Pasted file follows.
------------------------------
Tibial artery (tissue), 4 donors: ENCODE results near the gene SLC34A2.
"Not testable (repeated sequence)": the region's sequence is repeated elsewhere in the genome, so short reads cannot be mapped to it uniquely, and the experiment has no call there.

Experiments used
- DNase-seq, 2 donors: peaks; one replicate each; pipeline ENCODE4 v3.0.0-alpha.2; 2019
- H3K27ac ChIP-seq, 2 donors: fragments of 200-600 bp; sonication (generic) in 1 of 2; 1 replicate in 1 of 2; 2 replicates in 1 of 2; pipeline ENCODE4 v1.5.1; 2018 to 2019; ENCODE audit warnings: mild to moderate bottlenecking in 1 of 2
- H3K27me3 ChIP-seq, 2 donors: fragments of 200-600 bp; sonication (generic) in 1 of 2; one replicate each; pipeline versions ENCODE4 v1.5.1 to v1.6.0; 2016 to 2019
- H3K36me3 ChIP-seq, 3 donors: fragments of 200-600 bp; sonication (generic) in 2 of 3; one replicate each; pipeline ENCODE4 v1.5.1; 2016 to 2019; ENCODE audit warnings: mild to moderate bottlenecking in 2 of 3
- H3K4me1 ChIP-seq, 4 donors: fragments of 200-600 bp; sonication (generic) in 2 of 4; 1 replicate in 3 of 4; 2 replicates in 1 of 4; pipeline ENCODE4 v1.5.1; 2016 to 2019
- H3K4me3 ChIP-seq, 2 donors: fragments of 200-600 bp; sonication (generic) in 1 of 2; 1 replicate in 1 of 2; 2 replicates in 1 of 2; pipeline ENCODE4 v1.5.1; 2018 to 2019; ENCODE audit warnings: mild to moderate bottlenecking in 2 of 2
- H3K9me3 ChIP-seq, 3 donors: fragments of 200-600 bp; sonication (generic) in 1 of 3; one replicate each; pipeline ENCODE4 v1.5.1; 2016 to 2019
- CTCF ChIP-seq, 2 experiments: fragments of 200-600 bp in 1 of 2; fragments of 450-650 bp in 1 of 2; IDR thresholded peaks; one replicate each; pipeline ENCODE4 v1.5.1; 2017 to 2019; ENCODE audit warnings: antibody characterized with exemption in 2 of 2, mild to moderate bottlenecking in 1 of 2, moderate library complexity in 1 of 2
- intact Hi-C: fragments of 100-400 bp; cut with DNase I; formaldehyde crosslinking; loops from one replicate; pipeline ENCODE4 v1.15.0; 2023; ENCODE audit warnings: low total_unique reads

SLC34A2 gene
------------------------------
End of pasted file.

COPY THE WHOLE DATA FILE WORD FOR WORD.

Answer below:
Tibial artery (tissue), 4 donors: ENCODE results near the gene SLC34A2.
"Not testable (repeated sequence)": the region's sequence is repeated elsewhere in the genome, so short reads cannot be mapped to it uniquely, and the experiment has no call there.

Experiments used
- DNase-seq, 2 donors: peaks; one replicate each; pipeline ENCODE4 v3.0.0-alpha.2; 2019
- H3K27ac ChIP-seq, 2 donors: fragments of 200-600 bp; sonication (generic) in 1 of 2; 1 replicate in 1 of 2; 2 replicates in 1 of 2; pipeline ENCODE4 v1.5.1; 2018 to 2019; ENCODE audit warnings: mild to moderate bottlenecking in 1 of 2
- H3K27me3 ChIP-seq, 2 donors: fragments of 200-600 bp; sonication (generic) in 1 of 2; one replicate each; pipeline versions ENCODE4 v1.5.1 to v1.6.0; 2016 to 2019
- H3K36me3 ChIP-seq, 3 donors: fragments of 200-600 bp; sonication (generic) in 2 of 3; one replicate each; pipeline ENCODE4 v1.5.1; 2016 to 2019; ENCODE audit warnings: mild to moderate bottlenecking in 2 of 3
- H3K4me1 ChIP-seq, 4 donors: fragments of 200-600 bp; sonication (generic) in 2 of 4; 1 replicate in 3 of 4; 2 replicates in 1 of 4; pipeline ENCODE4 v1.5.1; 2016 to 2019
- H3K4me3 ChIP-seq, 2 donors: fragments of 200-600 bp; sonication (generic) in 1 of 2; 1 replicate in 1 of 2; 2 replicates in 1 of 2; pipeline ENCODE4 v1.5.1; 2018 to 2019; ENCODE audit warnings: mild to moderate bottlenecking in 2 of 2
- H3K9me3 ChIP-seq, 3 donors: fragments of 200-600 bp; sonication (generic) in 1 of 3; one replicate each; pipeline ENCODE4 v1.5.1; 2016 to 2019
- CTCF ChIP-seq, 2 experiments: fragments of 200-600 bp in 1 of 2; fragments of 450-650 bp in 1 of 2; IDR thresholded peaks; one replicate each; pipeline ENCODE4 v1.5.1; 2017 to 2019; ENCODE audit warnings: antibody characterized with exemption in 2 of 2, mild to moderate bottlenecking in 1 of 2, moderate library complexity in 1 of 2
- intact Hi-C: fragments of 100-400 bp; cut with DNase I; formaldehyde crosslinking; loops from one replicate; pipeline ENCODE4 v1.15.0; 2023; ENCODE audit warnings: low total_unique reads

SLC34A2 gene